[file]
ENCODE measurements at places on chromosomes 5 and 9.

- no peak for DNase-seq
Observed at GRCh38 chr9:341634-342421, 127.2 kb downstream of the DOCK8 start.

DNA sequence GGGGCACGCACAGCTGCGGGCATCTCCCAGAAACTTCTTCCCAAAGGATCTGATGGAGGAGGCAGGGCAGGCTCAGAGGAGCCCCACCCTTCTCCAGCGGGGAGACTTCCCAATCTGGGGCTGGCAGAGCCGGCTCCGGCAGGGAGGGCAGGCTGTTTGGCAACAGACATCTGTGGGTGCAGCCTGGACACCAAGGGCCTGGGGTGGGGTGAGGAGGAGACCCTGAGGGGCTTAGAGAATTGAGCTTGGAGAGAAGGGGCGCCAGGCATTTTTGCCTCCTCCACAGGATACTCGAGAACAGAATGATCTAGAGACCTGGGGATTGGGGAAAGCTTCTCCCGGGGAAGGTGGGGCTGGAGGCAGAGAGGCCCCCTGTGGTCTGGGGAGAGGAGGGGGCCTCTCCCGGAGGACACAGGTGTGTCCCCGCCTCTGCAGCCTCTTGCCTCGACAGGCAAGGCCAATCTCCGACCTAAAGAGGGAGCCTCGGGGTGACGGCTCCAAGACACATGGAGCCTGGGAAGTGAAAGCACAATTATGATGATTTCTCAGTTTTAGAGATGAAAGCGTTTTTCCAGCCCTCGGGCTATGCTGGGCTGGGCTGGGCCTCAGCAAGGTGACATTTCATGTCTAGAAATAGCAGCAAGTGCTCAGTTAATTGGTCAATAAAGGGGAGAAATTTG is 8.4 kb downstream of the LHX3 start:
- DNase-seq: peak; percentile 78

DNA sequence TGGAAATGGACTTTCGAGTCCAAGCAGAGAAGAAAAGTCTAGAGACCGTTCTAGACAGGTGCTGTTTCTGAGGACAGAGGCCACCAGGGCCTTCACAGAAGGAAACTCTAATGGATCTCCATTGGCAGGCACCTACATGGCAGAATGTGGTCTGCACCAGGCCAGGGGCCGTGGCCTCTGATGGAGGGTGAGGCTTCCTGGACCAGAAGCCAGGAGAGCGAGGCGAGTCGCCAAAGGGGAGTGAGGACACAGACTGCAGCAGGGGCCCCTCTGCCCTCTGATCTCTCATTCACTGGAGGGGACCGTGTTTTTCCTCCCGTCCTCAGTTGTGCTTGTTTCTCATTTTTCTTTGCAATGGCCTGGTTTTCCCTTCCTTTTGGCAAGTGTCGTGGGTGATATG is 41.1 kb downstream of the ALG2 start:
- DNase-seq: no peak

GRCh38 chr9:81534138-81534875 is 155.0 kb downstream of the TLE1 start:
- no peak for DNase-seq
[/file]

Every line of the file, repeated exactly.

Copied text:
ENCODE measurements at places on chromosomes 5 and 9.

- no peak for DNase-seq
Observed at GRCh38 chr9:341634-342421, 127.2 kb downstream of the DOCK8 start.

DNA sequence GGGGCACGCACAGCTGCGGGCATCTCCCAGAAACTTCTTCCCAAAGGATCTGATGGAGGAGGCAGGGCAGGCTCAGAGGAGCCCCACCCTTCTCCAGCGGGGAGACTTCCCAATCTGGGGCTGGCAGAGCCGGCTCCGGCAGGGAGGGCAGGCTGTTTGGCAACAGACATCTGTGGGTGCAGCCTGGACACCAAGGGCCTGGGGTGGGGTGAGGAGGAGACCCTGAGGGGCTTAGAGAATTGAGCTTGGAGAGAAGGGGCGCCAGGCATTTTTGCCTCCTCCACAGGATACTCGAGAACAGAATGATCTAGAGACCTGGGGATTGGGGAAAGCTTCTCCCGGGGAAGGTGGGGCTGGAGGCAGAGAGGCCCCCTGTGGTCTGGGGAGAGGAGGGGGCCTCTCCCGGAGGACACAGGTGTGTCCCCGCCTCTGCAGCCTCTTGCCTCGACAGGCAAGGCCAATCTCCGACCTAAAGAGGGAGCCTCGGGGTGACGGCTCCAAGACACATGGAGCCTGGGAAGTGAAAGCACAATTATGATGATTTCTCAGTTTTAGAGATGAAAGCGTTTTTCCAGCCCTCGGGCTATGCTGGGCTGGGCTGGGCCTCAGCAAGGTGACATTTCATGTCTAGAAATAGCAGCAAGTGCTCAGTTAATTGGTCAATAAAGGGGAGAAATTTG is 8.4 kb downstream of the LHX3 start:
- DNase-seq: peak; percentile 78

DNA sequence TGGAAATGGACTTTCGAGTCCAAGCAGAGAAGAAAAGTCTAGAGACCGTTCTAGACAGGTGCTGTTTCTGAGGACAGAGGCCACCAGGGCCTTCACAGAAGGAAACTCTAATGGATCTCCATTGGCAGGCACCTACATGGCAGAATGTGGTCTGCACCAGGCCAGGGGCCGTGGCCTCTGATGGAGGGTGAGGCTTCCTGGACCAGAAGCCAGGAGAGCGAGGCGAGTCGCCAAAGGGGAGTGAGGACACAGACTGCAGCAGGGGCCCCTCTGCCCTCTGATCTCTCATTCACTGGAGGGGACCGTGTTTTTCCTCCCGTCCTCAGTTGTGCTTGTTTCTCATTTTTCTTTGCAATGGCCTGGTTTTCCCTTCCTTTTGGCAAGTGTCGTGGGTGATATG is 41.1 kb downstream of the ALG2 start:
- DNase-seq: no peak

GRCh38 chr9:81534138-81534875 is 155.0 kb downstream of the TLE1 start:
- no peak for DNase-seq